Yeah. Hi. So I’m back at school again. Classes started on Monday. If I were in almost any other major, this would be my last semester. But instead, I still have another year. That’s probably good since I don’t really feel like being a full-on adult yet.
Classes are hard and its cold outside. But not as cold as it was a few days ago! I’m excited for all my classes, although there is a lot more reading than I’ve ever had to do and that stinks because I am a very slow reader. Like painfully slow. But if I don’t read slowly, I forget what I read. I have three classes (Studio, geography, and ecology + design seminar) that will require copious amounts of reading. Currently, I am writing this blog post to continue procrastinating. Anyway, my studio this semester is all about urban ecology in Baltimore! Very exciting! I am also taking Food Facts and Fads which will be AWESOME and also counts for THREE credits of gym. Ha! I beat the system.
Since we are all in different studios, we were assigned to new desk clusters. I moved to the other side of the building. Here is my new desk:
The state of relative neatness that you see here will not remain for long! My laptop screen shows the blog post that I’m writing right at this very moment!
Also note the drawing of the Penne pasta:
All is good so far! But things will pick up soon and I will be very stressed. So yay for that (not really).
If there’s one thing that you want to avoid when first coming back to school, it’s sickness. Unfortunately for many people, this venture proves unsuccessful as sniffling, sneezing, and coughing can be hear throughout the halls and classrooms. And, unfortunately, I am no exception. It was not too lang after arrival that I too became sick. It’s not fun to scooter to and from class while your nose runs faster than you can catch it and constant coughing prevents much productive movement forward. So anyways, I’m finally getting better (although by the sound of my voice you wouldn’t be able to tell).
Living alone in apartment is kinda tough. I think the worst thing about actually being an “adult” is that all you do is dishes. Cooking is so exciting until I remember that I have to actually clean up. Oh well. I guess that’s life.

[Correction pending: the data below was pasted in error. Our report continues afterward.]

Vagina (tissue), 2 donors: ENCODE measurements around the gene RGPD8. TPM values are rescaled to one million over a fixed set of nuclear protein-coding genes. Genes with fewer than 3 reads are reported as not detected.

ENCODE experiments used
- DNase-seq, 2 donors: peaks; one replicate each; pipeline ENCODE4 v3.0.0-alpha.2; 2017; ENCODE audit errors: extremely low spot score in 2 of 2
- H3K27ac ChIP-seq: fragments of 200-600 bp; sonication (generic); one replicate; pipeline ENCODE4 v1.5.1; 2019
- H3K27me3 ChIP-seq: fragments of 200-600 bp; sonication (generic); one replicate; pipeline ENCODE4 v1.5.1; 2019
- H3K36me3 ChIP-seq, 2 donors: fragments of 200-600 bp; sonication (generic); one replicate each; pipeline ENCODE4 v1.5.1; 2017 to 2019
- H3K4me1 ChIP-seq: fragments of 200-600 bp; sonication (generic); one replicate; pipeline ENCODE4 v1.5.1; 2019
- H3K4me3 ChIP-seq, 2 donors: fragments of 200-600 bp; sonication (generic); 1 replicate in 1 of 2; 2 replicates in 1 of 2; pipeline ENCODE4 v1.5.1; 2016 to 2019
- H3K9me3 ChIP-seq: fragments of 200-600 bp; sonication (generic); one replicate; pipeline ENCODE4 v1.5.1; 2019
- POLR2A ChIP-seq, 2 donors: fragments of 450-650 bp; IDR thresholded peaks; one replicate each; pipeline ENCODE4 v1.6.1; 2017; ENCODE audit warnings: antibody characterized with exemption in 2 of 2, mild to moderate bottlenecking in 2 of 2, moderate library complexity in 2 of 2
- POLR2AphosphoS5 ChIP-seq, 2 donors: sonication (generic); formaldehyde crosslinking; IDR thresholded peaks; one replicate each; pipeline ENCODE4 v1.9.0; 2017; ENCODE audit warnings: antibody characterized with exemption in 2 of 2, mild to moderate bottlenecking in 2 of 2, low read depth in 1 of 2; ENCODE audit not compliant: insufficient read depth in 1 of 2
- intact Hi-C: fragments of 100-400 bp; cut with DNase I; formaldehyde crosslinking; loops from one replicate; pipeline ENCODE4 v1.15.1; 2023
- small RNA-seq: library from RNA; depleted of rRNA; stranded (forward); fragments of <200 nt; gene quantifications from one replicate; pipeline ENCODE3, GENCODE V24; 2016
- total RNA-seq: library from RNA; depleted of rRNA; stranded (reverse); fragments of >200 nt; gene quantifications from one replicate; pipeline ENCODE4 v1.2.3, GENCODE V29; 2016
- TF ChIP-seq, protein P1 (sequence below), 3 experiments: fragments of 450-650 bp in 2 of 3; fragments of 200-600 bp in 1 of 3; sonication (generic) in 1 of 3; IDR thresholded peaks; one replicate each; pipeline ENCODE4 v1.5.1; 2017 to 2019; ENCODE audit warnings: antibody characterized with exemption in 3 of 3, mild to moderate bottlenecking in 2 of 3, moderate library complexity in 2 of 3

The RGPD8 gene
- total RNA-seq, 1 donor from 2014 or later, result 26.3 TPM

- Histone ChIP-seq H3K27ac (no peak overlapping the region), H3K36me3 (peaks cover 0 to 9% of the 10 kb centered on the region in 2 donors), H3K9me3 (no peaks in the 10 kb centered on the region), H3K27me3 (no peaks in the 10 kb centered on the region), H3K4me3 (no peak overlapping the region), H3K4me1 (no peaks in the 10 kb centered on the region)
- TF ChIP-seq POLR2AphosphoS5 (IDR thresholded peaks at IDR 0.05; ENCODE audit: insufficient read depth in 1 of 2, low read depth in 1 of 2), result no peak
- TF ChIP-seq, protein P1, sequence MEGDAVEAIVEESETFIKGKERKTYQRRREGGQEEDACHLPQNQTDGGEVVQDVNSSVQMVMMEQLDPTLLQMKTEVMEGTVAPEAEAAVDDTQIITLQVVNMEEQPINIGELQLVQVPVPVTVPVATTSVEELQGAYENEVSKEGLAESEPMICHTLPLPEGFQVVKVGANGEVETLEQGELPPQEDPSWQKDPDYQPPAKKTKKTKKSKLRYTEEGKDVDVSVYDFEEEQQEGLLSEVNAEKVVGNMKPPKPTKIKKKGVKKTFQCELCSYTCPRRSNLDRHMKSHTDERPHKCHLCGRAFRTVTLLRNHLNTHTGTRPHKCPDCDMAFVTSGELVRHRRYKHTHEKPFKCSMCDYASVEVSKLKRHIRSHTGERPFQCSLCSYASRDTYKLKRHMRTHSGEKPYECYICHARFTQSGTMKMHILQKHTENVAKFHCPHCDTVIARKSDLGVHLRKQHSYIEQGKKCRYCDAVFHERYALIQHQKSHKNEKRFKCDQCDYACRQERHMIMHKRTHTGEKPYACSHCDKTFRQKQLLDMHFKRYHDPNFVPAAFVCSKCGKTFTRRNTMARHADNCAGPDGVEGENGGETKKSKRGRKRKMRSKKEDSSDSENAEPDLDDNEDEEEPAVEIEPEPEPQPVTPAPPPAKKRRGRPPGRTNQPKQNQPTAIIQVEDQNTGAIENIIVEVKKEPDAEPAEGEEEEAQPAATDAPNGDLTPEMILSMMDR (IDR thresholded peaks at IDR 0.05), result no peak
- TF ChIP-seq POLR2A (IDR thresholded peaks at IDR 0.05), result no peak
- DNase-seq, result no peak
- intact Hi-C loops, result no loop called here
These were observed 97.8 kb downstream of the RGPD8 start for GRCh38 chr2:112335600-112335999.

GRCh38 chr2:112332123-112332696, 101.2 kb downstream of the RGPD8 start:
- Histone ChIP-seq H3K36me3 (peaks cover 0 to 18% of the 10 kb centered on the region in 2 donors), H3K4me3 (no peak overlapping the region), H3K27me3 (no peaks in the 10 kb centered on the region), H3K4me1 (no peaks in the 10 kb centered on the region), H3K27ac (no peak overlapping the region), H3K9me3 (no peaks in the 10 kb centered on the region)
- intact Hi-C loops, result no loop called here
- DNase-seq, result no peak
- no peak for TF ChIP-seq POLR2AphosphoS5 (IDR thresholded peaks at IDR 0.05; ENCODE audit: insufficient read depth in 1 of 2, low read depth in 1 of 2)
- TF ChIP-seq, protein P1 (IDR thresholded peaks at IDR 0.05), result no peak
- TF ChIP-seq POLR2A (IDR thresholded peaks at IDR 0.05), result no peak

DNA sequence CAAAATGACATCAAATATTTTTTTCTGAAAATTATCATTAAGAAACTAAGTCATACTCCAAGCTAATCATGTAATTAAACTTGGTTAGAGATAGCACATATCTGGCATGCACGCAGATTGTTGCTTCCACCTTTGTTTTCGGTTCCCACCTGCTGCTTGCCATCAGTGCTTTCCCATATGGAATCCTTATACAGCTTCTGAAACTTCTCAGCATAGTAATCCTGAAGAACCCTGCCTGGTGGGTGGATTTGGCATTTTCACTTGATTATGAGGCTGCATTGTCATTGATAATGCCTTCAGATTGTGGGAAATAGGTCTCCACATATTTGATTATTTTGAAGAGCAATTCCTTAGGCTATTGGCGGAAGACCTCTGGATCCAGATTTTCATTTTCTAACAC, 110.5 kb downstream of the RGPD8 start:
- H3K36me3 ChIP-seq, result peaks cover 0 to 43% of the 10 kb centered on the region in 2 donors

This first week was rough, let me tell you. It is much more difficult to motivate myself to go to class when I’m all the way down town from where my class is since last year I had a two minute walk from my dorm. I also have yet to do laundry since I have no laundry-doing device and no mode of transportation. Classes seem ok but more than one person has told me and my LARCH friends that 3rd year is the hardest year. yay. That did nothing for my self-confidence. So far, I am not dying of stress but I can’t vouch for end-of-semester Zoe’s state of mind.
Well, it’s late now and I think I’m going to bed.
ATTENTION! I am taking a break in your irregularly scheduled programming to bring you this urgent news:
So we’re finishing up our unit on plant structures and their functions (like leaves, roots, that sort of thing)
Here is what I have learned:
First of all, who ever told you that ginger is a root, is tragically misinformed. In fact, ginger is a stem. I’m not even kidding. Ginger is a “modified stem” called a rhizome that grows horizontally in the ground. I just blew your mind!
But wait! There’s more!
That whole debate over whether a tomato is a fruit or a vegetable? Well, according to my textbook (and my professor and probably the internet), a tomato is not only-botanically speaking-a fruit, it is a berry. What? Yes! It is true! A berry has a thin skin and usually contains many seeds and has a soft inside at maturity. And do you know what else is considered a berry? GRAPES! Boom.
And one last thing. While acorns are nuts, walnuts and pecans are not! I’m actually no sure why that is. Also peanuts are actually legumes, not nuts.
So anyway, enjoy the rest of your day, with this new information about food that will probably change your life forever.
If you are having a rough time digesting this information, you can fin the authors of this book and have a chat with them.
How was my first day of classes you ask?
Tiring, stressful, but not really all that bad.
Let me explain.
You see, whey you’re new to the campus and the life of a college student, you don’t know what time to show up for class (like 15 minutes early?), or how long it will take to walk there. I thought I wasn’t going to have enough time for breakfast, so I ate a bunch of granola bars in stead. That was a mistake-but I’ll get to why in a moment. In the mean time, I was crusin’ down Shortlage and on to Curtain, when I realized that I was already at the building and I still had 45 minutes before my class started. I sat down on the cold, metal bench, saddened by the realization that I had plenty of time to eat breakfast (I know, first-world problems, am I right?). Anyway, after class, I went back to the dorm for a bit and then decided to eat lunch at twelve o’clock in the HUB.
At this moment, I intensely regretted not eating a real breakfast, because, let me just tell you that noon in the HUB is probably the worst place on campus to eat. People are squished together as students push their way through the throngs of people to get in the unbelievably long lines for food.
At 2:30, I had my first LARCH studio. We didn’t do much, except find our desks and have a lecture about design drawing. The Stuckeman School organized a little welcome thing and the reception had free pizza! That was pretty great .